By Tuan Nguyen
Posting in Design
Piranha is an unmanned vessel that's an unheard of 400 percent more fuel efficient than similar models.
With all the buzz around efforts to make cars and planes more fuel efficient, it's easy to forget that boats have a lot of room for improvement as well.
On April 11, at the premiere of the Sea Air Space show in Maryland, a tech firm named Zyvex Technologies drove that very point home when they unveiled the Piranha, an unmanned vessel that's 400 percent more fuel efficient than similar models.
Developers achieved the record-breaking milestone after subjecting it to a 600-mile test across a stretch of the Pacific Ocean near Puget Sound, where the boat reached a cruising speed of 25 knots while using 12 gallons of fuel per hour. A similar boat traveling at the same speed would have completed the course while consuming at least 50 gallons of fuel per hour.
With a full tank of gas, Zyvex says that the 54' Piranha can log up to 2,800 nautical miles under open-ocean conditions with waves that exceed 12 feet.
"The most expensive part of operating a boat can be the fuel costs. Since the Piranha gets 2.5 miles per gallon going 25 knots, its operators would only spend one fourth as much on operating costs," said Russell Belden, vice president of Zyvex Technologies.
Much of this improvement is owed to the Piranha's ultra-lightweight nano-enhanced body, which is comprised of a specially-designed carbon fiber infused with carbon nanotubes. Even though the material allows the boat to weigh a nimble 8,400 pounds -- almost five times lighter than a boat of comparable size -- it's reportedly 40 percent stronger than common ship metals.
Defense contractors have begun evaluating the Piranha for potential use in a variety of applications, which include anti-piracy, harbor patrol, and oceanographic surveying.
(via PR Newswire)
Photo: Zyvex Technologies
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Any sailboat easily beats this record. Of course if you are going to have a sailing supertanker, the labor costs would far exceed the value of the fuel savings. Then there is the matter of ariving on a predictable schedule, which in large part was responsible for steam displacing sail a hundred- some years ago.
That's all well and good, but which of those 9 boats has a displacement of 4 tons or better, and is suited to the stated missions?
See http://en.wikipedia.org/wiki/Speed_sailing_record for 9 boats that covered up to 908 nmi, over 24 hours for speeds ranging from 26 to 36.8 knots. Oh, yeah: Zero gallons of fuel.
Oh, and a note to Trapper: The clipper you mentioned not only can travel 30,000 miles with no fuel, it also looks a hell of a lot better while doing so!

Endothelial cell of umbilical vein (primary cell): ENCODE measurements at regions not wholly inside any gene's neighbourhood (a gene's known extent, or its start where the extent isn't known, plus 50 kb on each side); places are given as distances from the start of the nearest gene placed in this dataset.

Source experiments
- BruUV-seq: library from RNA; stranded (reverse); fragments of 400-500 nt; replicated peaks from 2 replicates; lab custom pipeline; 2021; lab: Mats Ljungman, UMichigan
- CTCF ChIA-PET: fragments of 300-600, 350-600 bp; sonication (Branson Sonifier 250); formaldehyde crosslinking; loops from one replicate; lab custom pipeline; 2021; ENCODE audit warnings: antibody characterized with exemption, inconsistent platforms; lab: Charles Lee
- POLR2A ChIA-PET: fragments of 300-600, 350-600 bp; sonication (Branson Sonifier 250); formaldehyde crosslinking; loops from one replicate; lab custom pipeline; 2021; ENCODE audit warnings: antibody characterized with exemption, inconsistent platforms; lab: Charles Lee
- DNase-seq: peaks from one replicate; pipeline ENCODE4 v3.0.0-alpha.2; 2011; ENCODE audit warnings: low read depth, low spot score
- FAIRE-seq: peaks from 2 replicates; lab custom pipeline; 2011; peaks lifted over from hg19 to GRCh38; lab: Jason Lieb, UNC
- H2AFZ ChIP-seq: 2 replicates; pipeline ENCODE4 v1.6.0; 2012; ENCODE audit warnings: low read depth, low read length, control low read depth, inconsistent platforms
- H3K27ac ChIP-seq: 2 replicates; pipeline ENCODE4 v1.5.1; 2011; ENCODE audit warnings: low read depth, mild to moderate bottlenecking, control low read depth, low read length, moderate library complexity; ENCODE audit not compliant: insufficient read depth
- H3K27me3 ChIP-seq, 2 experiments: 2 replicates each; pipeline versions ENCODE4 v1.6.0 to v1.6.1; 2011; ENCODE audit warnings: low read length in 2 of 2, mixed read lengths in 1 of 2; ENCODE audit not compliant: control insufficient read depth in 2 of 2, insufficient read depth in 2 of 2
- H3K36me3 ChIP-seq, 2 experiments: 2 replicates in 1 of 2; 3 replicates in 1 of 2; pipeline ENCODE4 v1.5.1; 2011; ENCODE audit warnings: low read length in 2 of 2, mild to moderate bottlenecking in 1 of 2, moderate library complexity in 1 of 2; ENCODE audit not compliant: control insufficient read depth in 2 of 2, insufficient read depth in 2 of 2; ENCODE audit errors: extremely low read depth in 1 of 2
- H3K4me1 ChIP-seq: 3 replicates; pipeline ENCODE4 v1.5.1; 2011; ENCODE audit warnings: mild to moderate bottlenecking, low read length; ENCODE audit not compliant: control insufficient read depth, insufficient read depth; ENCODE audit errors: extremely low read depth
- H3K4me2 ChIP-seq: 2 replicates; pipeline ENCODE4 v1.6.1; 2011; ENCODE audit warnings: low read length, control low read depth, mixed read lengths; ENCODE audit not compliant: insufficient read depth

Possibly you could build a larger vessel with composite hull technology, but it would not have the same impact on fuel economy. The wave-making resistance of a displacement hull is proportional to the square root of the hull's waterline length. Traditionally this is expressed as the "hull speed", the rule of thumb speed beyond which the energy required for further speed increases becomes prohibitively large. Hulls with a longer waterline can operate efficiently at faster speeds than a similar shorter hull. A small boat as described in this article operating at 25 knots would be a planing hull, rather than displacement. In that case, the effect of reduced weight would be more significant. I don't claim to be a naval architect, and understanding of hull dynamics has increased dramatically since I last studied the subject - if my explanations are unclear or otherwise unsatisfactory, I encourage you to search for "hull speed" or "wave making resistance", and "planing hull vs displacement hull" for further information.
The piece mentions a new hull material but doesn't discuss the engine or anything else about propulsion. The implication is that the boat uses less fuel because it's lighter than an ordinary 1 of comparable size. It follows that the tech will only scale up so much because the weight of the contents doesn't go down, just the weight of the hull.
Thanks for an interesting post. Any idea whether this sort of technology can be adapted to larger vessels?
The original source quotes a fuel consumption rate of 12 gallons/hour at 25 kts. That compares favorably to the 50 gallons/hour required by a comparable craft. http://zyvextech.com/news/
at 2.5 miles per gallon, it would take more than 240 gallons not 12 gallons to go 600 miles. so which number is wrong?
Big deal. This one will go 30,000 miles on no gasoline at all: http://www.essentially-england.com/images/tea_clipper_small.jpg